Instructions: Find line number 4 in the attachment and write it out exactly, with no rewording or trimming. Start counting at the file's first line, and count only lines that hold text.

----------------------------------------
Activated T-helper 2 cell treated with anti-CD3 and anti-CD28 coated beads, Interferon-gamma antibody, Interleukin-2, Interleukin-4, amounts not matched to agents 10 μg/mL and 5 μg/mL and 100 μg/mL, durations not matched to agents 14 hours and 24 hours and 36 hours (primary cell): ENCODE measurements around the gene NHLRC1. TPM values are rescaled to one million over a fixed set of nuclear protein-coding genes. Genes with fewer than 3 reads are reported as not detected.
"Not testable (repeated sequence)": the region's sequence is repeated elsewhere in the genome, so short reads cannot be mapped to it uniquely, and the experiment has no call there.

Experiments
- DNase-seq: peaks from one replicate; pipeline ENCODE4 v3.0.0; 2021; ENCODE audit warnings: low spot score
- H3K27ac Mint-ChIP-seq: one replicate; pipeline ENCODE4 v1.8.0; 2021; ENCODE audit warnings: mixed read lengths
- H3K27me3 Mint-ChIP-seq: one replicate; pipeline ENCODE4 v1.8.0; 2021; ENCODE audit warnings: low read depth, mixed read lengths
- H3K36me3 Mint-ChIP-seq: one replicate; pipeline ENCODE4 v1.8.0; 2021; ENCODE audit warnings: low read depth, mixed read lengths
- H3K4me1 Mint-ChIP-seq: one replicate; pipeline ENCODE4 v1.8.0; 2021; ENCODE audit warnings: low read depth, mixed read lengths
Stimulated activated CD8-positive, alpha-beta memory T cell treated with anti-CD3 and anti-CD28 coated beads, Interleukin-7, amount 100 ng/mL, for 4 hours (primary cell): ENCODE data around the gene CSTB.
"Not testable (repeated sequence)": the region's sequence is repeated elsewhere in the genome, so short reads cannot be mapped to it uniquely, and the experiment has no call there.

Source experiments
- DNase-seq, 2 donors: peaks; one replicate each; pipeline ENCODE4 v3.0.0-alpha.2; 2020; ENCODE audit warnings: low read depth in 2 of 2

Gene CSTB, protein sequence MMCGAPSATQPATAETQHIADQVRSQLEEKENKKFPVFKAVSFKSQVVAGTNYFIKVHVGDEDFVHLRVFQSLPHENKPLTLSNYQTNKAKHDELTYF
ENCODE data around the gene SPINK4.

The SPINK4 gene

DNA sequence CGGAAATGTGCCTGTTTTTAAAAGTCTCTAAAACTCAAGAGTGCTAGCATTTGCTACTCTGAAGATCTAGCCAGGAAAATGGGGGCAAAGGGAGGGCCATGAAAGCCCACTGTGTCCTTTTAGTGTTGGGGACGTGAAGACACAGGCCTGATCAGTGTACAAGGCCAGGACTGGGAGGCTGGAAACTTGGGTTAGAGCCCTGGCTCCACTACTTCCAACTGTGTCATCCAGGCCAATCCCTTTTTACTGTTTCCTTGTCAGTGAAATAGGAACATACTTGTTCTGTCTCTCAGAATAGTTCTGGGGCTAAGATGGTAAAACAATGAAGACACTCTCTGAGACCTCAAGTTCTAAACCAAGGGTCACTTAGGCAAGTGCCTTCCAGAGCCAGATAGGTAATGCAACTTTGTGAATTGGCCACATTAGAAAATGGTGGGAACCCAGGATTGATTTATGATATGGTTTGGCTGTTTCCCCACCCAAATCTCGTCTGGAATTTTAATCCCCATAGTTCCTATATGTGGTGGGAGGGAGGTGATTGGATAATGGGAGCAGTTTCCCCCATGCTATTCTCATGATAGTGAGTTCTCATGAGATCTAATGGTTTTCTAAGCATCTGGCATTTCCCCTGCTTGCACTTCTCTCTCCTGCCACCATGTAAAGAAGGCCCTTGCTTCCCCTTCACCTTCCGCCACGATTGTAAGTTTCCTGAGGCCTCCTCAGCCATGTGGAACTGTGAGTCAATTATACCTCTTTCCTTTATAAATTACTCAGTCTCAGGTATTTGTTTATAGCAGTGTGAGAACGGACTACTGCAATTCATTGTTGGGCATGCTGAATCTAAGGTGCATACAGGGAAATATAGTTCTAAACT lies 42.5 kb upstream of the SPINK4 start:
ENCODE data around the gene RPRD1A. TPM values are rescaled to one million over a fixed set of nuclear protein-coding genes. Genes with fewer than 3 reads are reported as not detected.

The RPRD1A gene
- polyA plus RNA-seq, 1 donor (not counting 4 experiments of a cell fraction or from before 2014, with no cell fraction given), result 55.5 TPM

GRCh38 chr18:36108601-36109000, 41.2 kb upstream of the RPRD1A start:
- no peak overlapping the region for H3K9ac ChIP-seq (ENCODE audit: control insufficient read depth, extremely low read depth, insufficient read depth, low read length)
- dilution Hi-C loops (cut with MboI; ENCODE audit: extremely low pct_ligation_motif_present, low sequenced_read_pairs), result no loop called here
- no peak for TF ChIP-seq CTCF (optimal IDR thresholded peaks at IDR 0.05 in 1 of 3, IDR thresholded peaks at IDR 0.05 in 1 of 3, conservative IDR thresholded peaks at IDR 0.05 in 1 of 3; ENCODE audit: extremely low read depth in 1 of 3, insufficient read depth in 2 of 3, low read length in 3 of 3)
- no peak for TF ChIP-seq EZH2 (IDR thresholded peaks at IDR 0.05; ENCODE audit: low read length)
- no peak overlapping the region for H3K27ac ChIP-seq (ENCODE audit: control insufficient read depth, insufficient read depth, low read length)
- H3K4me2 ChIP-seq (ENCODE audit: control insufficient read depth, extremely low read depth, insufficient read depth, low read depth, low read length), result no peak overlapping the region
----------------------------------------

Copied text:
- DNase-seq: peaks from one replicate; pipeline ENCODE4 v3.0.0; 2021; ENCODE audit warnings: low spot score